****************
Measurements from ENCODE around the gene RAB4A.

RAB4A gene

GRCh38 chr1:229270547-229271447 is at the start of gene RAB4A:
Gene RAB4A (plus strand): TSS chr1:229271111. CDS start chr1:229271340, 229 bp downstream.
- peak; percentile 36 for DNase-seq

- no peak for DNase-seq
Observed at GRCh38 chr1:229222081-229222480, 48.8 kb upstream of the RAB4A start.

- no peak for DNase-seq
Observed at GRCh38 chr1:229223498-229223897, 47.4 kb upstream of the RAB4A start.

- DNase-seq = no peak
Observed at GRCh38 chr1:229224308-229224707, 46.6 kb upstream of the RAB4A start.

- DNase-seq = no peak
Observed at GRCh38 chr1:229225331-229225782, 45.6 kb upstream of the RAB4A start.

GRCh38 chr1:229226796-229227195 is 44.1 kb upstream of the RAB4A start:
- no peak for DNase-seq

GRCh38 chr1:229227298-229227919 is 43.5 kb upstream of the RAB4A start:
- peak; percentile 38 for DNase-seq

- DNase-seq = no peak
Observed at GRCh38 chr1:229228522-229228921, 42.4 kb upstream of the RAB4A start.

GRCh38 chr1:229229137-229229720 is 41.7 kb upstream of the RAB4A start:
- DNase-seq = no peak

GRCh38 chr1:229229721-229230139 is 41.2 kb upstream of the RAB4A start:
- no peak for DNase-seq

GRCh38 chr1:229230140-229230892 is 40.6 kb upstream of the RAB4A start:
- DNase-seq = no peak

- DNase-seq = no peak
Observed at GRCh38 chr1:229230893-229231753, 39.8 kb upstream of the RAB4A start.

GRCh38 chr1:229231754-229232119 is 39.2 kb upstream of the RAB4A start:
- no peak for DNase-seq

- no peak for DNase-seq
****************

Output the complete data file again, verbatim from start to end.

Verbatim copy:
Measurements from ENCODE around the gene RAB4A.

RAB4A gene

GRCh38 chr1:229270547-229271447 is at the start of gene RAB4A:
Gene RAB4A (plus strand): TSS chr1:229271111. CDS start chr1:229271340, 229 bp downstream.
- peak; percentile 36 for DNase-seq

- no peak for DNase-seq
Observed at GRCh38 chr1:229222081-229222480, 48.8 kb upstream of the RAB4A start.

- no peak for DNase-seq
Observed at GRCh38 chr1:229223498-229223897, 47.4 kb upstream of the RAB4A start.

- DNase-seq = no peak
Observed at GRCh38 chr1:229224308-229224707, 46.6 kb upstream of the RAB4A start.

- DNase-seq = no peak
Observed at GRCh38 chr1:229225331-229225782, 45.6 kb upstream of the RAB4A start.

GRCh38 chr1:229226796-229227195 is 44.1 kb upstream of the RAB4A start:
- no peak for DNase-seq

GRCh38 chr1:229227298-229227919 is 43.5 kb upstream of the RAB4A start:
- peak; percentile 38 for DNase-seq

- DNase-seq = no peak
Observed at GRCh38 chr1:229228522-229228921, 42.4 kb upstream of the RAB4A start.

GRCh38 chr1:229229137-229229720 is 41.7 kb upstream of the RAB4A start:
- DNase-seq = no peak

GRCh38 chr1:229229721-229230139 is 41.2 kb upstream of the RAB4A start:
- no peak for DNase-seq

GRCh38 chr1:229230140-229230892 is 40.6 kb upstream of the RAB4A start:
- DNase-seq = no peak

- DNase-seq = no peak
Observed at GRCh38 chr1:229230893-229231753, 39.8 kb upstream of the RAB4A start.

GRCh38 chr1:229231754-229232119 is 39.2 kb upstream of the RAB4A start:
- no peak for DNase-seq

- no peak for DNase-seq